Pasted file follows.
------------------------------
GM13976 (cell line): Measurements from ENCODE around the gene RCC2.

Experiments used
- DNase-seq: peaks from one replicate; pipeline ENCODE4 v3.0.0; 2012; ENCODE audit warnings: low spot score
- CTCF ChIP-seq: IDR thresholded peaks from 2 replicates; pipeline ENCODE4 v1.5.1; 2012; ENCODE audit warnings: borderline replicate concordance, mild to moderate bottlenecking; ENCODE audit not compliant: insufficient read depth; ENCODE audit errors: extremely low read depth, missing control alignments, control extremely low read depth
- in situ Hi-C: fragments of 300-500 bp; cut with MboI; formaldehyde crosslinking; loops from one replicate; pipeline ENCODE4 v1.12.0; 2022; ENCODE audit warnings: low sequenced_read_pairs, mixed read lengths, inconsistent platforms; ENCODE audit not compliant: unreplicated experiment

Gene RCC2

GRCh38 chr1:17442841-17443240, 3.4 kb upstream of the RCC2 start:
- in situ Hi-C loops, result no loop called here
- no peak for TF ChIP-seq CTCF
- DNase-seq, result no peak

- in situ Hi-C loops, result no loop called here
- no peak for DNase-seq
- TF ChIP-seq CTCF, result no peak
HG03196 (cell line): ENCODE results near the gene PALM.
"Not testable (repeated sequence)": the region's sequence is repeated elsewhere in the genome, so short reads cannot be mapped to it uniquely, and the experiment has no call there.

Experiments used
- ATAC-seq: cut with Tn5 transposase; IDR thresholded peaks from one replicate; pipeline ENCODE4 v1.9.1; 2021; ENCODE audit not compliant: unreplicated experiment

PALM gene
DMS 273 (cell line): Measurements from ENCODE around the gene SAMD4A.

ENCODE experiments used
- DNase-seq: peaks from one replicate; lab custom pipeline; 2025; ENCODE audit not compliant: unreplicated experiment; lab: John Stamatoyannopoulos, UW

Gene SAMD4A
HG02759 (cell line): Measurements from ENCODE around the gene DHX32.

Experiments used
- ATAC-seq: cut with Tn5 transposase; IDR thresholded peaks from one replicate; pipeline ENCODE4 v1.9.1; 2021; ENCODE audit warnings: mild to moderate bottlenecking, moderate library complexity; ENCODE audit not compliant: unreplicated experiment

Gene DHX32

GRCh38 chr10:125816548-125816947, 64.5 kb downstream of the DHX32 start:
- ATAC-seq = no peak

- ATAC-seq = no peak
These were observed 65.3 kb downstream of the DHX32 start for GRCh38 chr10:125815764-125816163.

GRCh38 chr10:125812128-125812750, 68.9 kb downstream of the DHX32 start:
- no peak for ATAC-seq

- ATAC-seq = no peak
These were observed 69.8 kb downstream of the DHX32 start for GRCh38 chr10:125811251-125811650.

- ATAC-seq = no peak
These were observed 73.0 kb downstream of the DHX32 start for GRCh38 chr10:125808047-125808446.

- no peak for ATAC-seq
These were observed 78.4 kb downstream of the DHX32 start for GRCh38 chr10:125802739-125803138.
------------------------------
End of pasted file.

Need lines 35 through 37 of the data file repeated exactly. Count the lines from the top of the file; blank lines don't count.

- ATAC-seq = no peak
These were observed 73.0 kb downstream of the DHX32 start for GRCh38 chr10:125808047-125808446.

- no peak for ATAC-seq